The bible enlightens us in this need to grow our spiritual life. It describes that growth with character attributes such as love, joy, peace, forbearance, kindness, goodness, faithfulness, gentleness and self-control. These things are found in spiritually grown people. It also explains that to gain these things we must make every effort to add to our faith goodness; and to goodness, knowledge; and to knowledge, self-control; and to self-control, perseverance; and to perseverance, godliness; and to godliness, mutual affection; and to mutual affection, love. We are also told that if we possess these qualities in increasing measure, they will keep us from being ineffective and unproductive.
The 12 Steps themselves give us a strong clue that we have a part to play in the process of enlarging our spiritual life through “work and self-sacrifice”. What are the ingredients needed that enable us to perform such a noble effort? The answer to that, of course, is having character that has good substance to it. It is good character that gives us the energy to do the right thing. It is the substance of our character that determines how we respond to the situations and circumstances of life. Good character is a pattern of thoughts, acts, and feelings that we display over time that are in tune with a standard of good moral behavior and reflect personal accountability for our behavior.
We are not born with good character and it’s likely that the proper substance that we need in our character in early sobriety to grow spiritually – is famished. It must be developed in us and this development is not overnight. In fact, it is likely that by the time we arrive at the doors of A.A. we are morally bankrupt and deep defects have formed in our character from many years of alcoholic behavior. It is a given that we are not there to enroll in character school. We are there because of harsh circumstances that have finally given us enough pain to move us towards accepting the reality of our alcoholism. We have been living in a massive state of denial. But denial doesn’t end just because we begin going to AA meetings and start to work the 12-step program.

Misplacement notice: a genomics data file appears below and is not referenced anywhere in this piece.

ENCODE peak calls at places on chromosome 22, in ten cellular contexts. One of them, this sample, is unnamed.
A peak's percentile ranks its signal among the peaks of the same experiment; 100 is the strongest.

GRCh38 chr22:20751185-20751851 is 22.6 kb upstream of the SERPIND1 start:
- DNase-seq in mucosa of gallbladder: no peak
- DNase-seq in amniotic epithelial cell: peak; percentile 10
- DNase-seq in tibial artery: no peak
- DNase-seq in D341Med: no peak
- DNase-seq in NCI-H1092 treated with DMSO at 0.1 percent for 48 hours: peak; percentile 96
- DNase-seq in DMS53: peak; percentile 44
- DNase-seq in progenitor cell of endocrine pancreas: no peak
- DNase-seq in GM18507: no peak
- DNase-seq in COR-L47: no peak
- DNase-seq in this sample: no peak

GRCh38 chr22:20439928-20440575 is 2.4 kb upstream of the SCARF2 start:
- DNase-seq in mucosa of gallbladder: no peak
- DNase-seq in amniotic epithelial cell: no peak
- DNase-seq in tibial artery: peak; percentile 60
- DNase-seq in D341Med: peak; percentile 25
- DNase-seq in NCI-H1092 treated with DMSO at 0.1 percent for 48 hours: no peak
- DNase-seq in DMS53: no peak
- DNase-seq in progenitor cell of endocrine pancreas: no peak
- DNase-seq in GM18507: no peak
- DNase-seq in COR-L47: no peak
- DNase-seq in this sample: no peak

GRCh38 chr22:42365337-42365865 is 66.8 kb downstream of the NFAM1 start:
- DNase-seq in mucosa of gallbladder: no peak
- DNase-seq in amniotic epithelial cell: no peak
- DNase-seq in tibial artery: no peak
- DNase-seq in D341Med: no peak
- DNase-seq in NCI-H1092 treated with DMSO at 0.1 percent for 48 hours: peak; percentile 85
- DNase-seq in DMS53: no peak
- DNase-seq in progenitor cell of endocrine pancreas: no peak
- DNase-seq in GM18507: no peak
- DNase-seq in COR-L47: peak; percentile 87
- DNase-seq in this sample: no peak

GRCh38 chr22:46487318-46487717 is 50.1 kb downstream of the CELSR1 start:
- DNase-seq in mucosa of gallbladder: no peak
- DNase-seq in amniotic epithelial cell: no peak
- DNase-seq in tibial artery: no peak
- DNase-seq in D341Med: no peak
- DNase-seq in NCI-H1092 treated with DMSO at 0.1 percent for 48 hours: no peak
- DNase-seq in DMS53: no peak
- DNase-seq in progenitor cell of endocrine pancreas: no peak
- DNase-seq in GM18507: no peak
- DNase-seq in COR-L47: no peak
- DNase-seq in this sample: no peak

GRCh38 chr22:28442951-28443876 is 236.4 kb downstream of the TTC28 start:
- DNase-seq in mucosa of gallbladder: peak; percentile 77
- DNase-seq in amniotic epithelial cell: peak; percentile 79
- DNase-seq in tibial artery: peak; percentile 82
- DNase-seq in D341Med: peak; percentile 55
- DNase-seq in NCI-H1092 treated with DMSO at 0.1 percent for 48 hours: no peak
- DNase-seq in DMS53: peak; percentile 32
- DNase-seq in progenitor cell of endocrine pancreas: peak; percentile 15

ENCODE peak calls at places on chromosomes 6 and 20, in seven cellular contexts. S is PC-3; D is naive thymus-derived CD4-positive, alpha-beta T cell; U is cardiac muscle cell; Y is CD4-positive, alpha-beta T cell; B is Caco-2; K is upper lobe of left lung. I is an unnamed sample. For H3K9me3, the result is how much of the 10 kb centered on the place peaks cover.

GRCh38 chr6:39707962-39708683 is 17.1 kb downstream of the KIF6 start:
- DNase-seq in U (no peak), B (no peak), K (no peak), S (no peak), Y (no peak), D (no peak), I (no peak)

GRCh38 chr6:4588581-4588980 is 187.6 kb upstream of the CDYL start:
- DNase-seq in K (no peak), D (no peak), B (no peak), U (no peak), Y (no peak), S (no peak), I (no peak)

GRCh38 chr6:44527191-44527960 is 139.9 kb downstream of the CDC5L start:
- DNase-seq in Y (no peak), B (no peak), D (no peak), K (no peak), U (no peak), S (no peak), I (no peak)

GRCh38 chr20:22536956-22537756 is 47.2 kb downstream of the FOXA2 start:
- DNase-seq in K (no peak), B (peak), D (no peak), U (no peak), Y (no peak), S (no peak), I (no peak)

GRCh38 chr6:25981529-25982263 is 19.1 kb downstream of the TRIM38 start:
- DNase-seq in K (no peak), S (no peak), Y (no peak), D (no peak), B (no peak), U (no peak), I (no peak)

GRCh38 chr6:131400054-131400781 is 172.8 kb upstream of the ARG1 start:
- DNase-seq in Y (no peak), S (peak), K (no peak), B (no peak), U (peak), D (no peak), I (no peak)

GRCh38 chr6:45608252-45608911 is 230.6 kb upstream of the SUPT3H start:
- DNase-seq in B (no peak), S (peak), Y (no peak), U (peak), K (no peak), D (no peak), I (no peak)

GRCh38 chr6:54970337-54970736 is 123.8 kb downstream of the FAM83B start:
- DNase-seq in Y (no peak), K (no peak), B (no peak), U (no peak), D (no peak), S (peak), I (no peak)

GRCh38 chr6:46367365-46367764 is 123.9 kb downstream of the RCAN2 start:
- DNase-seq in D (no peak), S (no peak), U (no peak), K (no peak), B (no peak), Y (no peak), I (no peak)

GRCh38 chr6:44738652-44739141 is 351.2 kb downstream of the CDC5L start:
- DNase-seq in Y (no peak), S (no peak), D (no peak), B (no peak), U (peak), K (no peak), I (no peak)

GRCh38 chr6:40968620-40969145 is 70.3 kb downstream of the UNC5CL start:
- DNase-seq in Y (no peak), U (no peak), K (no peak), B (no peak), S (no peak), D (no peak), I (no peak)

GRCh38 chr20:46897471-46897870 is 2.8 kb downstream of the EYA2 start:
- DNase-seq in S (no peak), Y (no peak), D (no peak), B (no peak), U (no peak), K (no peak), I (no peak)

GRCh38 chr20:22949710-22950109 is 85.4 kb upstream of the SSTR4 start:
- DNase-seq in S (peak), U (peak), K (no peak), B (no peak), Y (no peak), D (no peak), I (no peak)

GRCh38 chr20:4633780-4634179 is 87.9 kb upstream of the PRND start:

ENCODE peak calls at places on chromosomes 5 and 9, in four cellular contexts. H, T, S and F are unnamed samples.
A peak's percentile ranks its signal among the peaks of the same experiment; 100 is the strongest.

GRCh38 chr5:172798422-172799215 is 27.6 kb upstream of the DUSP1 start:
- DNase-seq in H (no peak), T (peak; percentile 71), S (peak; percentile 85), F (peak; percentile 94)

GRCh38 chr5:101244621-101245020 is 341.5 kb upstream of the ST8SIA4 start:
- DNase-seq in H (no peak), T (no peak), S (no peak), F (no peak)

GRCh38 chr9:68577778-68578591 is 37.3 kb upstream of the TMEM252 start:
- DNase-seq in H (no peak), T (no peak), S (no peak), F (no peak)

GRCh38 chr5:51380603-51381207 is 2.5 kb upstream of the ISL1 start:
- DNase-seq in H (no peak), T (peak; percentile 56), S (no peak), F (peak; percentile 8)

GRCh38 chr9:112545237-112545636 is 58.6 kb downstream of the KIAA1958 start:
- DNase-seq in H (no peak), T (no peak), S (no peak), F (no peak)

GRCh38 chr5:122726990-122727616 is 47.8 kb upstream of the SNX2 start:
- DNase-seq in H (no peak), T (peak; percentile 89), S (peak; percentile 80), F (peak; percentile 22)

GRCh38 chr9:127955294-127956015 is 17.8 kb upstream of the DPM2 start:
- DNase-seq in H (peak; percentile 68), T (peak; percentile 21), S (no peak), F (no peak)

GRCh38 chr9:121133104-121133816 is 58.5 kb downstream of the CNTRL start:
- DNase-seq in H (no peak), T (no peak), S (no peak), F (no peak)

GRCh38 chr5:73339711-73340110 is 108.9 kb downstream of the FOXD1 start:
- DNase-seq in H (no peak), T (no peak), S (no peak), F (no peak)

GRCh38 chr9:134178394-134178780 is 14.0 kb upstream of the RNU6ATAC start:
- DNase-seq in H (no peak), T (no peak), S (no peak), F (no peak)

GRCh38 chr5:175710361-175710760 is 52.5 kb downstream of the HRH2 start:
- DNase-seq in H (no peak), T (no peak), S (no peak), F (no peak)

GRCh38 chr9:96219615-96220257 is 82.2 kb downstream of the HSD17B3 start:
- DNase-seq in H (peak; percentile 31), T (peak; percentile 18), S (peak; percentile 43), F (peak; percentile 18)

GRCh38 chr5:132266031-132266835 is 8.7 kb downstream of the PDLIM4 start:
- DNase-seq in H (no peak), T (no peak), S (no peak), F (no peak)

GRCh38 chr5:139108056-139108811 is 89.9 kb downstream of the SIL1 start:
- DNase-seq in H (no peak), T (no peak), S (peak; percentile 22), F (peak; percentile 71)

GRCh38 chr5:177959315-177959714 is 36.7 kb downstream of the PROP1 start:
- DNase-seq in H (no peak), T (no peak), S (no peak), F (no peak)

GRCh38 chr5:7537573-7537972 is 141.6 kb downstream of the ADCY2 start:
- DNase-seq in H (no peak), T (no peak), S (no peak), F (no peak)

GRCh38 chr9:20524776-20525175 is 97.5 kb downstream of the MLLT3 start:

The biggest obstacle we have to our spiritual development is the lack of insight to see clearly that we are flawed. To understand why it is so difficult we need to briefly examine belief systems. The book Eternal Sobriety delves into belief systems in much more detail than we can go into in this article. There are over one hundred references to beliefs and belief systems that point out the importance of understanding your own set of beliefs and why pursuing truth is important. It is suggested that you read it as it can be very valuable in your recovery journey. Some basics of belief systems are:
A belief system is a collection of individual beliefs in our memory about specific things. These beliefs provide the basis for how we interact within our various living environments. We can separate our beliefs into political, religious, moral, and many other categories. Beliefs become active when our thinking process focuses on a specific thing or event: be they real-time, from the past, or imaginary. Beliefs arise through both learning and experience. The substance of our beliefs is changing constantly as we have new experiences. Belief systems, comprised of multiple beliefs, are formed to define our own personal sense of reality. Every human being has a belief system that they utilize, and it is through this mechanism that we individually, perceive the world around us. Many beliefs are formed early in life and are often hand downs from parents. Belief systems qualify acceptable behavior within civilizations to help maintain stability. The clash between civilizations is due to different belief systems. Closer to home we encounter clashes with others due to behavior that is not considered proper within our common society. Beliefs play a role in that as well.